A young boy finds a quiet spot to read at the library in Gainesville. Photo courtesy Prince William County

Prince William Public Libraries will no longer charge fines for late items.

Fines typically most affect those with limited resources and deter them from checking materials out from the libraries, the library system said in a news release.

“By removing overdue fines, other libraries throughout the country have noticed that patrons are returning their overdue items at an increased rate and more patrons are reengaging with their libraries,” said library director Deborah Wright.

During the COVID-19 pandemic, county libraries suspended fines from March to November. After looking at data, leadership chose not to reimplement fines for children and teens after November as the benefits far outweighed the small amount of revenue received from late fees.

“Our vision of being the hub connecting people to the transforming power of information is becoming a reality by taking steps like removing fines, offering mobile Wi-Fi hotspots for patrons to have internet access in their homes, and increasing both our physical and online collections,” said Wright. “We want to continue to be a welcoming, inclusive environment and we can only do so by making changes that better our patrons’ experiences.”

The county library system joins more than 280 library systems across the country that have gone completely fine-free. According to the Urban Libraries Council and American Library Association, data and experiences from other libraries has proven that removing late fees removes unfair economic barriers to library access for youth and patrons from disadvantaged backgrounds. A common, related driver is increasing engagement with the library and inviting users back who had been shut out because of fines.

Patrons will still be responsible for paying for lost or damaged items, but staff will work with patrons to clear old fees from their accounts after they return past-due items at any of the county's 12 libraries.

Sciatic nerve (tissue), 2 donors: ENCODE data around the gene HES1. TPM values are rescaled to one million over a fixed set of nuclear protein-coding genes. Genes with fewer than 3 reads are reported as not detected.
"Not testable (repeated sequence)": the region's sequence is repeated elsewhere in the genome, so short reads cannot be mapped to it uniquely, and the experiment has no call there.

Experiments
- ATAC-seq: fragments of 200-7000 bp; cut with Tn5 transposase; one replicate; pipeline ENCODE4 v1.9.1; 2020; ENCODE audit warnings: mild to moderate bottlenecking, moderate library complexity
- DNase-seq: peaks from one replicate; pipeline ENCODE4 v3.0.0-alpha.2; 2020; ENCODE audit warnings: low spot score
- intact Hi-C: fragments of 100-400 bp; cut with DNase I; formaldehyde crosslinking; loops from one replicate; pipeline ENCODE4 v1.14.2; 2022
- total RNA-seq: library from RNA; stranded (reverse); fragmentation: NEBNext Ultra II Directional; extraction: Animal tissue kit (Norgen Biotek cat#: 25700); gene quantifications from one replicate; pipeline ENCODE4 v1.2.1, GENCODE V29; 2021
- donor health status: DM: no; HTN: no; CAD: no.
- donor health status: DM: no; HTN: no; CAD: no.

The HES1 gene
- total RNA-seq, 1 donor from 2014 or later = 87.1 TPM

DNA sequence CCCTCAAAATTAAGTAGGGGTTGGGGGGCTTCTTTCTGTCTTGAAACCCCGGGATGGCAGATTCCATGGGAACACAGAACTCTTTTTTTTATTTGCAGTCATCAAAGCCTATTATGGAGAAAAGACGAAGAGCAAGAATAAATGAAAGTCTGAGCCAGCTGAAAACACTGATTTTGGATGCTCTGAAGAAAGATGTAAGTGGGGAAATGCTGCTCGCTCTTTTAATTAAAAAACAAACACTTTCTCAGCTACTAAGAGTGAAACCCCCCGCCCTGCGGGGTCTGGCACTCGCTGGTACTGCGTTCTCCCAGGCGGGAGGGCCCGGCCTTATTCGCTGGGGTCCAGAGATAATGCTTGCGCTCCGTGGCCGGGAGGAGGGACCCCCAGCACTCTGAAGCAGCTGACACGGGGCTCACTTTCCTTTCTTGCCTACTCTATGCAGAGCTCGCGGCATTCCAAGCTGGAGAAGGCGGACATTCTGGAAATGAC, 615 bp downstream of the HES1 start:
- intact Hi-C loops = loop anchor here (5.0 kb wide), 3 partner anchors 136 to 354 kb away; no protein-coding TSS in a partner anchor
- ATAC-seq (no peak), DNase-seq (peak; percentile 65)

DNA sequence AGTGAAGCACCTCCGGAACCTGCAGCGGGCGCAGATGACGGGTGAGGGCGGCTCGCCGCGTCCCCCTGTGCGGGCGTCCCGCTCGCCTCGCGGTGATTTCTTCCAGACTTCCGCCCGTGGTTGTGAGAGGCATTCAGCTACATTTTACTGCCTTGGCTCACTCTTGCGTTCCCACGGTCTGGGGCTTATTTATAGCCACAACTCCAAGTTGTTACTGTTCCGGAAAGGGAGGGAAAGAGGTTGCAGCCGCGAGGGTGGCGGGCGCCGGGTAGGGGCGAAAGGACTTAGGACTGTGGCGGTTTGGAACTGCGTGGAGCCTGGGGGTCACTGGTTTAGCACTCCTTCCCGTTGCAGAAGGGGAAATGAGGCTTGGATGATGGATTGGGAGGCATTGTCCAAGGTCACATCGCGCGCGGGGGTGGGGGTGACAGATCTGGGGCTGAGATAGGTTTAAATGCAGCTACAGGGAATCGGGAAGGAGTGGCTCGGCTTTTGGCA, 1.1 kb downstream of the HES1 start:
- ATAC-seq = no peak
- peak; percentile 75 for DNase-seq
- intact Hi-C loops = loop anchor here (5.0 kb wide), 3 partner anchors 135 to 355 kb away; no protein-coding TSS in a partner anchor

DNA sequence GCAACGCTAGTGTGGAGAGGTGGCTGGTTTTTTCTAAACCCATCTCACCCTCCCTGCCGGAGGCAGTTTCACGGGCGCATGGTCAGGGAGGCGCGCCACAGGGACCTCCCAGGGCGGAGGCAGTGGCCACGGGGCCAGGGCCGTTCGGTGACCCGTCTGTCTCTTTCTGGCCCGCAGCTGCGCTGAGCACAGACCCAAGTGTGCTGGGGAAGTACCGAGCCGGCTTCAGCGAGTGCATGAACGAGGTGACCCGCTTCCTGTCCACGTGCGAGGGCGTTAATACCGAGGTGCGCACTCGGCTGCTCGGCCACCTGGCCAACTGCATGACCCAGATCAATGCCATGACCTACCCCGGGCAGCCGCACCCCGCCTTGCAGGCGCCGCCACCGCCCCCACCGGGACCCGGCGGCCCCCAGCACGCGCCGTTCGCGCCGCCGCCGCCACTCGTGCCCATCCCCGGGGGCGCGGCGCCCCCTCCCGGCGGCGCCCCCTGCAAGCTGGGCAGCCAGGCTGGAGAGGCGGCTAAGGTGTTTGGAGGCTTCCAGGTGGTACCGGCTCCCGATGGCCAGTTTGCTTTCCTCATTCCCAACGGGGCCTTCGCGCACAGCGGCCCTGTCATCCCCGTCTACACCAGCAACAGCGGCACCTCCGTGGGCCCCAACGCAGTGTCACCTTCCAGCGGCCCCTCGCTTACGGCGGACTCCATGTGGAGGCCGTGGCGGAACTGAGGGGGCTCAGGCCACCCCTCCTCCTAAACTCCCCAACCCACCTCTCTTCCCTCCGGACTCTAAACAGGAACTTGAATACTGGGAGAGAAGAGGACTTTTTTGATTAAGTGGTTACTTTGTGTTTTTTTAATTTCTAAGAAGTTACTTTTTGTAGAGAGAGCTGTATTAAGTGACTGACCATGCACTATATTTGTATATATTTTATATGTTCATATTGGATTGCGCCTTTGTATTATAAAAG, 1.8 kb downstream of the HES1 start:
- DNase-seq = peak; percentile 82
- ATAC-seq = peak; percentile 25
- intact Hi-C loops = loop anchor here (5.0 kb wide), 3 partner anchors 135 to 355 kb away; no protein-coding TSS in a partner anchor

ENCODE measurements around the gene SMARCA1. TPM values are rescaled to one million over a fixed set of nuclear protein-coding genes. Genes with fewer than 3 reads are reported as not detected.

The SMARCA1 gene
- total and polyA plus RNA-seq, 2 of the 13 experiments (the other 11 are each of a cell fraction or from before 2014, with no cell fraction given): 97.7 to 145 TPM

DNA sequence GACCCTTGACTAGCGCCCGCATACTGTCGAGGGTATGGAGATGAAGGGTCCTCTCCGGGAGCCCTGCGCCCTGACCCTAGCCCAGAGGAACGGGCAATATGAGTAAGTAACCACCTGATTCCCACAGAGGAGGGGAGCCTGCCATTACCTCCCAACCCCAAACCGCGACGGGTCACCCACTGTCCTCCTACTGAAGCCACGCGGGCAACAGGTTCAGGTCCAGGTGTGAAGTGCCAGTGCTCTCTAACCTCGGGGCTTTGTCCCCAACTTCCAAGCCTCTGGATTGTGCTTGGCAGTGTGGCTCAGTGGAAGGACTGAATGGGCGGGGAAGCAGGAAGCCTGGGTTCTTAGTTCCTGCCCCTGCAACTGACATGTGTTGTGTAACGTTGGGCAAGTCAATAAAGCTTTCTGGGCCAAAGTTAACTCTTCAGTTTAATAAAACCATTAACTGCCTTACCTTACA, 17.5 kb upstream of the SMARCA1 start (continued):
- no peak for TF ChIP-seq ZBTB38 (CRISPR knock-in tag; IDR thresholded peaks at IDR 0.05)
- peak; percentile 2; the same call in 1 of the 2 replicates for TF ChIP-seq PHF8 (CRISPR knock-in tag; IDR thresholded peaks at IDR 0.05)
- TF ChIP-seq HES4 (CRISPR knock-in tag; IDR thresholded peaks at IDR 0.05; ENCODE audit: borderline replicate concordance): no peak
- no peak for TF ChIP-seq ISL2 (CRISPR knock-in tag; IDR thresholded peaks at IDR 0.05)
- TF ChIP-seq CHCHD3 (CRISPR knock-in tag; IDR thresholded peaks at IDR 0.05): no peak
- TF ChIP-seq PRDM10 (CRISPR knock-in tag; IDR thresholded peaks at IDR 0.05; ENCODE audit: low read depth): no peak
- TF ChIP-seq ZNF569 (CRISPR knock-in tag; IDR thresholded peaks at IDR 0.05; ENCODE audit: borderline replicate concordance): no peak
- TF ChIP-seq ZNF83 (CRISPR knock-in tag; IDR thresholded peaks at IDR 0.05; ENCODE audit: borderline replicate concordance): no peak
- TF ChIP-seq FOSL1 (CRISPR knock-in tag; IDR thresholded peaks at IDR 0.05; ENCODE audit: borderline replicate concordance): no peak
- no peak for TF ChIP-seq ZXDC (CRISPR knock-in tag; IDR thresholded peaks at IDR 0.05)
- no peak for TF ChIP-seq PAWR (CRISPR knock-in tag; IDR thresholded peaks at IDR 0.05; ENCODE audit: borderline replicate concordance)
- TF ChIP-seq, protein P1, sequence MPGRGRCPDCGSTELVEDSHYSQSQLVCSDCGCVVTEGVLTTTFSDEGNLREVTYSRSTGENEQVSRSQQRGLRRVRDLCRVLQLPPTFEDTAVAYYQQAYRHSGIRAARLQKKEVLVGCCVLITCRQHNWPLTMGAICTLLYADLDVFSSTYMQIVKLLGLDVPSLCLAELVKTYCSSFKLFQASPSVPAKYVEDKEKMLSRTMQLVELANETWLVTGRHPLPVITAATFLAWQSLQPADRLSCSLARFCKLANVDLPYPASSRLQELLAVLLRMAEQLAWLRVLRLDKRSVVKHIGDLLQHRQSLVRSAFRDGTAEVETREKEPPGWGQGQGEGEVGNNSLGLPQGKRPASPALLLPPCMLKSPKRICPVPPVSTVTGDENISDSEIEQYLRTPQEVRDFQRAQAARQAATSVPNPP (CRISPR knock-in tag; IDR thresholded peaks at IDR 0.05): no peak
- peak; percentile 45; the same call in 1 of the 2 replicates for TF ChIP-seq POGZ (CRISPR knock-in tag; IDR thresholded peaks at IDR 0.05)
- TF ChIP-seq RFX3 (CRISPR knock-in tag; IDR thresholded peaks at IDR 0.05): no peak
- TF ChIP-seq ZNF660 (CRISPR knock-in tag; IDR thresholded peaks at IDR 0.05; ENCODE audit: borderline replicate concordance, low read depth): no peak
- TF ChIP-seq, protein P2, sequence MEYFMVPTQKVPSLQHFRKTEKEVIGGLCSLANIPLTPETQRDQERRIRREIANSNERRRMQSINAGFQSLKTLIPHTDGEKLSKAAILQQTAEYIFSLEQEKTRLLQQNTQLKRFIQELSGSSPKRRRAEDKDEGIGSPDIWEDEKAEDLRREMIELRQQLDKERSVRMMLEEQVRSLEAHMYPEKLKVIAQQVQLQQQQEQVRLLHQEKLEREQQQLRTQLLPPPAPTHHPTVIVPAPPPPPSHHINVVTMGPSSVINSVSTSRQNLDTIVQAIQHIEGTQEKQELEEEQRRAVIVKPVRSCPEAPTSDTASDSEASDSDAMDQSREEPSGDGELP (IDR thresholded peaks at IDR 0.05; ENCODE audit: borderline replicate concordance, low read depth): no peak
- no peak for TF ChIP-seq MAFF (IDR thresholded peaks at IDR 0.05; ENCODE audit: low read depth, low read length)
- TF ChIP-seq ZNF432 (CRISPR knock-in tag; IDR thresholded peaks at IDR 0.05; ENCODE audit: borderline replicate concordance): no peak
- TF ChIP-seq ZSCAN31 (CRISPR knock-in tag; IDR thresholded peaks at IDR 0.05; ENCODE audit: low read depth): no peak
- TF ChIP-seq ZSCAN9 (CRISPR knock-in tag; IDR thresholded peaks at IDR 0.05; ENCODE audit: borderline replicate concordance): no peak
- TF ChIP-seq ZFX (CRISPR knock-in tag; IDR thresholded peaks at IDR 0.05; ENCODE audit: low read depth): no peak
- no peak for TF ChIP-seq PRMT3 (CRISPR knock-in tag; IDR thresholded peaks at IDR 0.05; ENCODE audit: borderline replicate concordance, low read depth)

(8) comments

William Macken

Not to mention the inevitable “drain” on inventory of available books/materials for everyone else!! ☹️

John Dutko

It would be really embarrassing having a collections agency come after you for a romance novel.

Lynne June

So, if fines are eliminated, I can permanently keep the books I take.

John Dutko

No, that is theft.

You will still be on the hook for lost or damaged items. You will not be charged for “overdue” items.

Be a good citizen and return the community books when you are done with them.

Todd Jones

So if you are too lazy/irresponsible to return borrowed materials on time, that's now OK. We wouldn't want to risk hurting anyone's feelings, would we?

John Dutko

I bet a great many people here haven’t been to a library in decades and are just itching for culture war crap.

Btw, Kanopy is a great tool for those that want to use it. All you need is a library card from a participating branch:

Todd Jones

I actually go to the library at least once a week. If you can get there to check out materials, chances are pretty good you can find a way to get back there to return them within three weeks, or 15 weeks if you renew the maximum four times. You can also return to other libraries or the dropboxes in various locations. Now what's your excuse?

John Dutko

Good for you! Glad you act like an adult and not try to find loopholes in an attempt to exploit changing policies.

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